How B cells function in the immune response to Mycobacterium tuberculosis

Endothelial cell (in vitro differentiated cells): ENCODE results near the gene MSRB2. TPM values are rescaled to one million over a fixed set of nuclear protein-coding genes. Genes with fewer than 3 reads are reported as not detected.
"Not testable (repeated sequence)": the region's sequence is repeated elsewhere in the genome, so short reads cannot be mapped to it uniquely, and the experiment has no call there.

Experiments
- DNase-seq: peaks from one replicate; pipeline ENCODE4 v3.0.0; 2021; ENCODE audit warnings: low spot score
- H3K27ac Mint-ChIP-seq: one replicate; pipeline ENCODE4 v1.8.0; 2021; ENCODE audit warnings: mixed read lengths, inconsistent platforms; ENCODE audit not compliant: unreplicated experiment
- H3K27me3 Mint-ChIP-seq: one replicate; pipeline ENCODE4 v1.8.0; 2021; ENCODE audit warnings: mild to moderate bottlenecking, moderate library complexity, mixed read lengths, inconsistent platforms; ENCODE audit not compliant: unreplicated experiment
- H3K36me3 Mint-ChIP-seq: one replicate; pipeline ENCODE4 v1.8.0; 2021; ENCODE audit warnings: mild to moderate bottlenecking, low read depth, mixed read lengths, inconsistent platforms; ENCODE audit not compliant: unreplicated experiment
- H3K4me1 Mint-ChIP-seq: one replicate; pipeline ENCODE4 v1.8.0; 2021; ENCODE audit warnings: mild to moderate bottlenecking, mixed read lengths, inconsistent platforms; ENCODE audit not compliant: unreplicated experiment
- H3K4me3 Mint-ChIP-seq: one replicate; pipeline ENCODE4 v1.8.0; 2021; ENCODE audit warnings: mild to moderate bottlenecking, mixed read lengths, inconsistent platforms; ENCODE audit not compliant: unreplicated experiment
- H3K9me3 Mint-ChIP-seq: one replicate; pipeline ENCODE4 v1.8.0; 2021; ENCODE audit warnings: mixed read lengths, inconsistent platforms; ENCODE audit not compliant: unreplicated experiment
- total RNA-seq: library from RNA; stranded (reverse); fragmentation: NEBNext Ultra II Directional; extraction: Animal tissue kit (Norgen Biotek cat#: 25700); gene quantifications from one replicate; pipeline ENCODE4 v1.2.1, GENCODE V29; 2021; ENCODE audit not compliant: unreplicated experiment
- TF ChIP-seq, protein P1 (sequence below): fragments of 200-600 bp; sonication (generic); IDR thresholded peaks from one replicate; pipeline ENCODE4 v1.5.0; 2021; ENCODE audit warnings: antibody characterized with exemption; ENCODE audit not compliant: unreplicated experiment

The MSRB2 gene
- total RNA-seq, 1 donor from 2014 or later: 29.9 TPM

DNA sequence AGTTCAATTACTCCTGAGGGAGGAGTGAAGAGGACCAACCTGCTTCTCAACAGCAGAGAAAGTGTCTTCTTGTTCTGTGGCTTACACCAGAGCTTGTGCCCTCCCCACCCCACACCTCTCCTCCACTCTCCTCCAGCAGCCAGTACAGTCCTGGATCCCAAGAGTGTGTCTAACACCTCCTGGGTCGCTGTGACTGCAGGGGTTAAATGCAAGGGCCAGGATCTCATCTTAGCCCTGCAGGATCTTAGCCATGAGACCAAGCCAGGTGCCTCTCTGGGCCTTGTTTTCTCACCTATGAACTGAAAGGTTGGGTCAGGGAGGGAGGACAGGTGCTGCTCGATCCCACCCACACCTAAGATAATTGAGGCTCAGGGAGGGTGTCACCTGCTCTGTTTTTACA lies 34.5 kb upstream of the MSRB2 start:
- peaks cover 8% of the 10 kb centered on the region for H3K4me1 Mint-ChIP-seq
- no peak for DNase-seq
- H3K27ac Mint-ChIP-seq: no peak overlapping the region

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The significance of cell-mediated immune responses in anti-tuberculosis immunity has been well characterized, but the role of humoral immunity in the host response to Mycobacterium tuberculosis is poorly understood. Recent evidence, however, has illuminated how B cells, through interactions with the cellular immune response, can regulate disease outcome and inflammatory progression during M. tuberculosis infection. We hypothesized that B cells influence the host defense against M. tuberculosis by regulating T cell responses, producing immunoglobulins, producing cytokines, and acting as antigen-presenting cells.;Using flow cytometry, we observed elevated neutrophilia and an enhanced Th17/IL-17 response in the lungs of B cell-deficient mice. Lung neutrophilia in TB-infected B cell-deficient mice could be significantly reversed by IL-17 neutralization. With recent studies reporting that neutrophilia may attenuate anti-TB vaccine efficacy, we used B cell-deficient mice to examine if B cells can modulate BCG-induced Th1 immunity. The splenic Th1 response was attenuated in B cell-deficient mice immunized with BCG. Additionally, we observed that B cell deficiency results in an enhanced local neutrophilic response and impaired T cell priming in the draining lymph nodes following immunization. Although IL-17 neutralization resulted in opposing effects on the BCG-elicited Th1 response between mouse strains, neutrophil depletion resulted in enhanced priming of Th1 cells in the draining lymph nodes of both strains. These results indicate that B cells can regulate neutrophilia by modulating the IL-17 response during M. tuberculosis infection and BCG immunization.;Previous work has uncovered potential roles for immunoglobulins in modulating TB immunity. We observed that passive transfer of immune sera derived from M. tuberculosis-infected wildtype animals reversed the lung neutrophilia/IL-17 phenotypes seen in B cell-deficient mice. B cell-deficient JhD mice and immunoglobulin-deficient mIgM mice exhibited enhanced susceptibility to infection, exacerbated disease progression, elevated lung neutrophil recruitment, increased numbers of lung Th17 cells, and increased production of pulmonary IL-10 following infection. Mice deficient in specific immunoglobulins exhibited enhanced susceptibility to infection, indicating that both IgM and IgG regulate disease progression during M. tuberculosis infection. A more thorough understanding of how B cells function during M. tuberculosis infection will allow for the development of novel strategies to enhance vaccine efficacy.